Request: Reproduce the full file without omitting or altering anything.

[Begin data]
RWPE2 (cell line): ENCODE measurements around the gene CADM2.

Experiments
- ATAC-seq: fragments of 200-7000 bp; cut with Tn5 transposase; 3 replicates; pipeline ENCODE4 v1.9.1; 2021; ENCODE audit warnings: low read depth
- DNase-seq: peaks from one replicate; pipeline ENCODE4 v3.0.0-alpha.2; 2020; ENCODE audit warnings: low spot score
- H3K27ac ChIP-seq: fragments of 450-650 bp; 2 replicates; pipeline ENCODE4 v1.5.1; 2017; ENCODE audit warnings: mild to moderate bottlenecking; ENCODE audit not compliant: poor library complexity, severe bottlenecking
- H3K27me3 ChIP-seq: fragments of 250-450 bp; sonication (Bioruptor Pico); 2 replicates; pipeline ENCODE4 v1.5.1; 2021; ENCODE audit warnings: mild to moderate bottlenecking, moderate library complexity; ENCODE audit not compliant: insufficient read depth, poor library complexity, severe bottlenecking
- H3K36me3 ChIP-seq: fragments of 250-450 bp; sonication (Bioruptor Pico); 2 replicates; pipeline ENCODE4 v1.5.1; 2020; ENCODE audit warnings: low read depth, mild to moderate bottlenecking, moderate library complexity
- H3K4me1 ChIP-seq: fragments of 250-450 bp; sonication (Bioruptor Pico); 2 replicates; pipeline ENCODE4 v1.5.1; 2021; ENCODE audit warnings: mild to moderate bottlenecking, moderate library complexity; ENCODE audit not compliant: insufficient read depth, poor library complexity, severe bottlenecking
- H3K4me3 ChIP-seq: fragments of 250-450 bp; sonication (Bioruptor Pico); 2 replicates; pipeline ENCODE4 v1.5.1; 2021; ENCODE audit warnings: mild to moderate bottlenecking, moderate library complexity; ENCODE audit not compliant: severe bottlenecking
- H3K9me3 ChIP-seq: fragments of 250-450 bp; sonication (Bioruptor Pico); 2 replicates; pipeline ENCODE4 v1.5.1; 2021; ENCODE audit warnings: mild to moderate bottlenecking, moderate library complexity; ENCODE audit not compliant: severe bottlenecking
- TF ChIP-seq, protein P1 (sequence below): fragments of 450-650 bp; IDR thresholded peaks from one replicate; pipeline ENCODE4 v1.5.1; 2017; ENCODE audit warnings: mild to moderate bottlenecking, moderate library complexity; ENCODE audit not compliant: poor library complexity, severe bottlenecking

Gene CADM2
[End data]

RWPE2 (cell line): ENCODE measurements around the gene CADM2.

Experiments
- ATAC-seq: fragments of 200-7000 bp; cut with Tn5 transposase; 3 replicates; pipeline ENCODE4 v1.9.1; 2021; ENCODE audit warnings: low read depth
- DNase-seq: peaks from one replicate; pipeline ENCODE4 v3.0.0-alpha.2; 2020; ENCODE audit warnings: low spot score
- H3K27ac ChIP-seq: fragments of 450-650 bp; 2 replicates; pipeline ENCODE4 v1.5.1; 2017; ENCODE audit warnings: mild to moderate bottlenecking; ENCODE audit not compliant: poor library complexity, severe bottlenecking
- H3K27me3 ChIP-seq: fragments of 250-450 bp; sonication (Bioruptor Pico); 2 replicates; pipeline ENCODE4 v1.5.1; 2021; ENCODE audit warnings: mild to moderate bottlenecking, moderate library complexity; ENCODE audit not compliant: insufficient read depth, poor library complexity, severe bottlenecking
- H3K36me3 ChIP-seq: fragments of 250-450 bp; sonication (Bioruptor Pico); 2 replicates; pipeline ENCODE4 v1.5.1; 2020; ENCODE audit warnings: low read depth, mild to moderate bottlenecking, moderate library complexity
- H3K4me1 ChIP-seq: fragments of 250-450 bp; sonication (Bioruptor Pico); 2 replicates; pipeline ENCODE4 v1.5.1; 2021; ENCODE audit warnings: mild to moderate bottlenecking, moderate library complexity; ENCODE audit not compliant: insufficient read depth, poor library complexity, severe bottlenecking
- H3K4me3 ChIP-seq: fragments of 250-450 bp; sonication (Bioruptor Pico); 2 replicates; pipeline ENCODE4 v1.5.1; 2021; ENCODE audit warnings: mild to moderate bottlenecking, moderate library complexity; ENCODE audit not compliant: severe bottlenecking
- H3K9me3 ChIP-seq: fragments of 250-450 bp; sonication (Bioruptor Pico); 2 replicates; pipeline ENCODE4 v1.5.1; 2021; ENCODE audit warnings: mild to moderate bottlenecking, moderate library complexity; ENCODE audit not compliant: severe bottlenecking
- TF ChIP-seq, protein P1 (sequence below): fragments of 450-650 bp; IDR thresholded peaks from one replicate; pipeline ENCODE4 v1.5.1; 2017; ENCODE audit warnings: mild to moderate bottlenecking, moderate library complexity; ENCODE audit not compliant: poor library complexity, severe bottlenecking

Gene CADM2